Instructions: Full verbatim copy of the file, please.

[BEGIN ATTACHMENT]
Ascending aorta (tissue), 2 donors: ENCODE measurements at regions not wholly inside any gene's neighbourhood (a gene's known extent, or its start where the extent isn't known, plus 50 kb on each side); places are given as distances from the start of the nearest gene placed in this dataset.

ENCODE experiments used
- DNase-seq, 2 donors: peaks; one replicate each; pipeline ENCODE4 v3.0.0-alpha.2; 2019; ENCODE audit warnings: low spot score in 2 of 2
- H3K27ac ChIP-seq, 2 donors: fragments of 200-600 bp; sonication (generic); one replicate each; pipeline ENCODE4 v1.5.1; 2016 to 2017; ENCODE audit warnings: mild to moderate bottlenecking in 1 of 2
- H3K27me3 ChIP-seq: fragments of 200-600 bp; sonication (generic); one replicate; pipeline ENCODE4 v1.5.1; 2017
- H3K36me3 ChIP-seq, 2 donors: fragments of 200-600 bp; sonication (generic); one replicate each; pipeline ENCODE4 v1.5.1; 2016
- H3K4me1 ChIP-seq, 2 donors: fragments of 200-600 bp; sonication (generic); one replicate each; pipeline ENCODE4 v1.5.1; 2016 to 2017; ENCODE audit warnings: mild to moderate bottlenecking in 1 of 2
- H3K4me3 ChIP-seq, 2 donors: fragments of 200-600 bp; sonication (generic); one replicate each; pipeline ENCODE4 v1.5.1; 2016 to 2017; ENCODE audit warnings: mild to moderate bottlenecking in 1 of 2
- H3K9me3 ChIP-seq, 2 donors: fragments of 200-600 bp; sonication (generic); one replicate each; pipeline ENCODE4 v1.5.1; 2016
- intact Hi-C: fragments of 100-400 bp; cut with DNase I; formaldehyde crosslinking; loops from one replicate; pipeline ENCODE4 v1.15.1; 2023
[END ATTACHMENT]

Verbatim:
Ascending aorta (tissue), 2 donors: ENCODE measurements at regions not wholly inside any gene's neighbourhood (a gene's known extent, or its start where the extent isn't known, plus 50 kb on each side); places are given as distances from the start of the nearest gene placed in this dataset.

ENCODE experiments used
- DNase-seq, 2 donors: peaks; one replicate each; pipeline ENCODE4 v3.0.0-alpha.2; 2019; ENCODE audit warnings: low spot score in 2 of 2
- H3K27ac ChIP-seq, 2 donors: fragments of 200-600 bp; sonication (generic); one replicate each; pipeline ENCODE4 v1.5.1; 2016 to 2017; ENCODE audit warnings: mild to moderate bottlenecking in 1 of 2
- H3K27me3 ChIP-seq: fragments of 200-600 bp; sonication (generic); one replicate; pipeline ENCODE4 v1.5.1; 2017
- H3K36me3 ChIP-seq, 2 donors: fragments of 200-600 bp; sonication (generic); one replicate each; pipeline ENCODE4 v1.5.1; 2016
- H3K4me1 ChIP-seq, 2 donors: fragments of 200-600 bp; sonication (generic); one replicate each; pipeline ENCODE4 v1.5.1; 2016 to 2017; ENCODE audit warnings: mild to moderate bottlenecking in 1 of 2
- H3K4me3 ChIP-seq, 2 donors: fragments of 200-600 bp; sonication (generic); one replicate each; pipeline ENCODE4 v1.5.1; 2016 to 2017; ENCODE audit warnings: mild to moderate bottlenecking in 1 of 2
- H3K9me3 ChIP-seq, 2 donors: fragments of 200-600 bp; sonication (generic); one replicate each; pipeline ENCODE4 v1.5.1; 2016
- intact Hi-C: fragments of 100-400 bp; cut with DNase I; formaldehyde crosslinking; loops from one replicate; pipeline ENCODE4 v1.15.1; 2023